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I AM - Curators speak

Friday, March 8, 2024 is International Women's Day. The group exhibition 'I am' will then open at Pennings Foundation. I spoke to the three curators of the exhibition: Maryam Yazdani (Eindhoven photographer from Iran), Petra Cardinaal (director of the Pennings Foundation) and Irma van Bommel (art historian and employee of the Pennings Foundation) about what you can expect when you visit the exhibition.

Marielle van Uitert

Maryam says: 'Visitors will look at portraits of and listen to the stories of strong invisible women who, under pressure from culture, society, tradition, religion or taboos, have made their own choices to show their strengths and talents. They want to tell people that they exist, even though society doesn't want to see them.' Irma adds: 'The stories are about women who have personally experienced gender inequality and who resist it in one way or another. These can be stories of the portrayed or of the makers. They suffer from the fact that they do not have the right to self-determination. Sometimes an image is poetic, sometimes confrontational.'

The I Am exhibition brings together photographers from different countries and cultures. Visual artists also participate; they reinforce the photographers' story with their poem, image, installation or performance.

When asked what the curators hope to achieve with this exhibition, it immediately becomes clear that different approaches have been chosen. ‘Getting the conversation started is what we can contribute to with this exhibition,’ Petra says. 'That doesn't solve all the problems. We do make people curious about other ways of thinking and living, we do not want to immediately condemn them, but above all we want to gain knowledge about them. So that everyone realizes that freedom always has a price. Because what is freedom anyway? How do we deal with it? But also that there are still many abuses in the world, including in our own country.'

The decision was made to tell the stories from a positive approach. Maryam: 'What makes this exhibition unique is that we show the public a strong aspect of a woman. A lot is happening in the world right now. People hear a lot about all the ugly aspects of war and oppression. But on the other hand, there are also people who choose to be heroes like these women. They are a hero to their children, their friends, their family and they pass their strength on to other generations. It is important that we pay more attention to this and make society aware of it.'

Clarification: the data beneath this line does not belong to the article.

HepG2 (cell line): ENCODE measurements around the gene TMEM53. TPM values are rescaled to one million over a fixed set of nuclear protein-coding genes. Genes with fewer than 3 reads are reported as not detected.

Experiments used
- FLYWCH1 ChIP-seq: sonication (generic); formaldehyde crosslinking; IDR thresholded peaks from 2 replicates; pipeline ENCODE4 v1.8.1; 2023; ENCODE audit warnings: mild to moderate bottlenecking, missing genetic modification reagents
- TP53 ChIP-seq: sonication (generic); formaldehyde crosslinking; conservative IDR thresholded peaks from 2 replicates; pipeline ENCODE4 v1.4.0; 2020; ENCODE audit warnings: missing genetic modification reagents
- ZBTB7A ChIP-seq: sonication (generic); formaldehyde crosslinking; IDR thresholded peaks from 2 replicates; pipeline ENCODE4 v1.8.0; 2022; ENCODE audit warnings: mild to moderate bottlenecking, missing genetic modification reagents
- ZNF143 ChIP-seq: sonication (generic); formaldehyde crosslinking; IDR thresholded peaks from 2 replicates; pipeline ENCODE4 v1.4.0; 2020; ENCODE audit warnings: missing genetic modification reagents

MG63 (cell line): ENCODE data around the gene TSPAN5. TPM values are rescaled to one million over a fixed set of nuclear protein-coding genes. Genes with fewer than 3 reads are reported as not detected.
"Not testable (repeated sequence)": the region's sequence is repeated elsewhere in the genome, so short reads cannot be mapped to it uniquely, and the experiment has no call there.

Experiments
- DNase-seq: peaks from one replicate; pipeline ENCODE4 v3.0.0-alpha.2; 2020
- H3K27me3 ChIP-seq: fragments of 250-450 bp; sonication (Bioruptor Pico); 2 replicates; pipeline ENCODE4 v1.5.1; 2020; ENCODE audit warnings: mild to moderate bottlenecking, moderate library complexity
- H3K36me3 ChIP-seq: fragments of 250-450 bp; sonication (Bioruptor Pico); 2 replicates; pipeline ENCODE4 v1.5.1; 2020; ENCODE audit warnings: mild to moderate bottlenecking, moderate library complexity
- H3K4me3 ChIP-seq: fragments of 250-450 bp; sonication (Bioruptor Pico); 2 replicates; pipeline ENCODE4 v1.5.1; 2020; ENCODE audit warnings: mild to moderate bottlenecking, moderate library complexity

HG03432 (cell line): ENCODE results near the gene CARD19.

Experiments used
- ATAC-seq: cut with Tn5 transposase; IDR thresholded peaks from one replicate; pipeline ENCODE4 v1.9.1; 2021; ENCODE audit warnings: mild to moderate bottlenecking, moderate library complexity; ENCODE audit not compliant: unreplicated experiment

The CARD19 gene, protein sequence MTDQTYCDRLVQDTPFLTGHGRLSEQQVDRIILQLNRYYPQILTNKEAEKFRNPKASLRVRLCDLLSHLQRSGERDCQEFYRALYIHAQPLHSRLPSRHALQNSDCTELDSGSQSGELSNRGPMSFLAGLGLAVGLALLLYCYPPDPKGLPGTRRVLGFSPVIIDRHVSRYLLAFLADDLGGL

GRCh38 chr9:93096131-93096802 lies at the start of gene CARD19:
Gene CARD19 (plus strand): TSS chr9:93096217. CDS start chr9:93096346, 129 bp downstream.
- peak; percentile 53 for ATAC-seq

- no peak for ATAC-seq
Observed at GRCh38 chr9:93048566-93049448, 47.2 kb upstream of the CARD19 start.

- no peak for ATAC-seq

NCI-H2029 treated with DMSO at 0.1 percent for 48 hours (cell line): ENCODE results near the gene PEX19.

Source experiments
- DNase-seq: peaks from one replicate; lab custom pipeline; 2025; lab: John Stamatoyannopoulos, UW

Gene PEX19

Filmstill: Martin en Inge Riebeek

There is also hope that there will be more understanding of situations that women may find themselves in in other parts of the world. And for more understanding for refugees from countries where there is gender inequality, Irma adds. She hopes that men and people who have difficulty with the number of refugees in the Netherlands will also visit the exhibition.

How do the curators now view the so-called 'free west'?

Irma: 'We can consider ourselves lucky that we live here in freedom. We can choose whether we study or not. And whether or not we will work in addition to caring for children and household. We must not forget that women in the Netherlands did not always have the right to self-determination until the late 1950s. Yet we are not there yet in the Netherlands. We hear about femicide almost every day. And we also hear almost every day about unsafe situations in the workplace or at sports clubs and training courses.'

“The so-called 'free west' has its own laws and rules,” says Petra. 'The choice, the truly free choice, to live your life the way you want: as a man or woman, religious or non-religious, everything is allowed, but you cannot impose it on others. Ultimately, every culture determines how it treats each other.'

For Maryam, her mission does not end with this exhibition. In fact, it is a starting point for more: 'Our mission was to give invisible artists a voice. This project is the beginning of a journey towards a greater goal. The goal is to give Eindhoven a platform for women, so that in a multicultural city like Eindhoven all women have a voice.

Foto: Lina Geoushy

The I Am exhibition is hopefully a starting point for this future goal. Society still pays little attention to gender equality. I believe there is no 'free west'. Every society has its own invisible women without a voice and without rights. It is up to us as artists to make everyone aware of this through our work. Hopefully, future generations of women will be less affected by gender equality.'

The collaboration between the three curators came about in a special way. Maryam (photographer) was portrayed by Kees Martens in the exhibition 'Woensel West' that was on display at Pennings. Maryam Yazdani was contacted and asked if she would like to be a co-curator. She has been working on projects about freedom and gender inequality for years and knows how to explain how certain things are experienced and/or seen, for example in Iran. Petra: 'She knows the culture, we are interested outsiders.'

The opening of 'I am' is on Friday, March 8 from 5-7 pm and will be performed by Palwasha Banai, author of 'Demonen Overwonnen'. Admission is free, but please register:

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